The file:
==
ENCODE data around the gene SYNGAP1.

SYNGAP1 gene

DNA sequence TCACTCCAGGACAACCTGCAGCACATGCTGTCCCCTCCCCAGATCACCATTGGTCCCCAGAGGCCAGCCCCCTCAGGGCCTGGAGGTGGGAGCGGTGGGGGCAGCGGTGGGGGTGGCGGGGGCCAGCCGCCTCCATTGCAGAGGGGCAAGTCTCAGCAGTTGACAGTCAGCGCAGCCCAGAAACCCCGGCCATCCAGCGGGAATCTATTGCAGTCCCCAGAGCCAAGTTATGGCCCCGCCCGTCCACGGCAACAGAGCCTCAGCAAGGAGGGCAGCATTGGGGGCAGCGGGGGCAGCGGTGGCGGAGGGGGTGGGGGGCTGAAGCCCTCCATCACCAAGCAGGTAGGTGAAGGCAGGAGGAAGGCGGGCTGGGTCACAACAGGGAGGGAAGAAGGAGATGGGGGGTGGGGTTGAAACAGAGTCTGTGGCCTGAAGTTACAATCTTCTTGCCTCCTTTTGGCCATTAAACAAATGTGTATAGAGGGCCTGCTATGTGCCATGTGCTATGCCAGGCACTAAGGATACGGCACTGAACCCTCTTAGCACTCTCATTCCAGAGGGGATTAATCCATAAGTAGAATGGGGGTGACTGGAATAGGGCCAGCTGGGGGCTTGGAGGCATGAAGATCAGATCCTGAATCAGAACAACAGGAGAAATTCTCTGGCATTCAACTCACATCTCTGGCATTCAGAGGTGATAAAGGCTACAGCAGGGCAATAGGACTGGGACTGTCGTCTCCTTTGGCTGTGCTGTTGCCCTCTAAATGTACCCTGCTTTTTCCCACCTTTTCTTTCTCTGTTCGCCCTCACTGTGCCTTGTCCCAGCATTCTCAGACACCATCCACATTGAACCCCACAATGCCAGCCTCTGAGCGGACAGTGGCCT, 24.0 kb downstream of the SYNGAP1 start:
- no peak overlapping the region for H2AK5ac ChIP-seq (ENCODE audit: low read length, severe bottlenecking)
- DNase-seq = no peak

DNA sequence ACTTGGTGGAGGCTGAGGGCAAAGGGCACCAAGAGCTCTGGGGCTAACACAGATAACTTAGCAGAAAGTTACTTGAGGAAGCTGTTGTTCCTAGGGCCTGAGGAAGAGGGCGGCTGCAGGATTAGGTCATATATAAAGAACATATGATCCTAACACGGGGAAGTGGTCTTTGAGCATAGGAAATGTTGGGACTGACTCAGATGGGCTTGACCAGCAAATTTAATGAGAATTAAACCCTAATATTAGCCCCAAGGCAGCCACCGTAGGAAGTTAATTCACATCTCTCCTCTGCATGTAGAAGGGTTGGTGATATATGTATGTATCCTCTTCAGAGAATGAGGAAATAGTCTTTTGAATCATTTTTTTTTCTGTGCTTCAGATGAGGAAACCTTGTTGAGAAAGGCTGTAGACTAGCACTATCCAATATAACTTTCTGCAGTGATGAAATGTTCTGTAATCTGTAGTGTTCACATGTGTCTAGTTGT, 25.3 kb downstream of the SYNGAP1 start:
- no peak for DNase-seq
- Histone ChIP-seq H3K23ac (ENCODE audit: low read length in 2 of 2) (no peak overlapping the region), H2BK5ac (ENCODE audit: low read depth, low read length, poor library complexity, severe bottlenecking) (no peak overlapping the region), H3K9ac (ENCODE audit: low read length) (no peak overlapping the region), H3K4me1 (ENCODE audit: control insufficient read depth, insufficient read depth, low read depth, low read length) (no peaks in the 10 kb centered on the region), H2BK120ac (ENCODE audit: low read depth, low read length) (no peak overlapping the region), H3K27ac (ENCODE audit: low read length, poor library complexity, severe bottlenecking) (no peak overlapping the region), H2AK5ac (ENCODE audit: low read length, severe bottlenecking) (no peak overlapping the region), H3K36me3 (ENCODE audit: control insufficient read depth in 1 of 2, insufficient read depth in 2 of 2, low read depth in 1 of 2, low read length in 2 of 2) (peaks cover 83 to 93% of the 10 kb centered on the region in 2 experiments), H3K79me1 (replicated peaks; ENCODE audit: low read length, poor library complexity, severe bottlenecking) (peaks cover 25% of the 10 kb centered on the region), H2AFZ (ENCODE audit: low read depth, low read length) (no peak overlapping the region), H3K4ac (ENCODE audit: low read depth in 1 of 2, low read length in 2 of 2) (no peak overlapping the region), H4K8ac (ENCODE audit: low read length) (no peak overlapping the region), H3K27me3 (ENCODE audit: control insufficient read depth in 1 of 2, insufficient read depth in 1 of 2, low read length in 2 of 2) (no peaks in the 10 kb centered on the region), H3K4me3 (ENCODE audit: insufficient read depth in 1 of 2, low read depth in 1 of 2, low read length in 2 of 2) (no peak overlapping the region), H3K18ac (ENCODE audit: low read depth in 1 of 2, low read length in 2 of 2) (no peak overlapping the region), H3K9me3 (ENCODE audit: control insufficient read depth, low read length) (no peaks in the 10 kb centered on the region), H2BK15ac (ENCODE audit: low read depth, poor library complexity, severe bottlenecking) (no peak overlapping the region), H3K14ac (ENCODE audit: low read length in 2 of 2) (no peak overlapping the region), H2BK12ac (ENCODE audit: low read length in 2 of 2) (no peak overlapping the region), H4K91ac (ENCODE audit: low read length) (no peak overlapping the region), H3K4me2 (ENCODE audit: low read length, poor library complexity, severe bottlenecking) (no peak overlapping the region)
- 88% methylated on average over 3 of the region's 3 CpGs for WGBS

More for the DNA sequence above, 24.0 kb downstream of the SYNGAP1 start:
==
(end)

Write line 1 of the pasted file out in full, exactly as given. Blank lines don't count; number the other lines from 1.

ENCODE data around the gene SYNGAP1.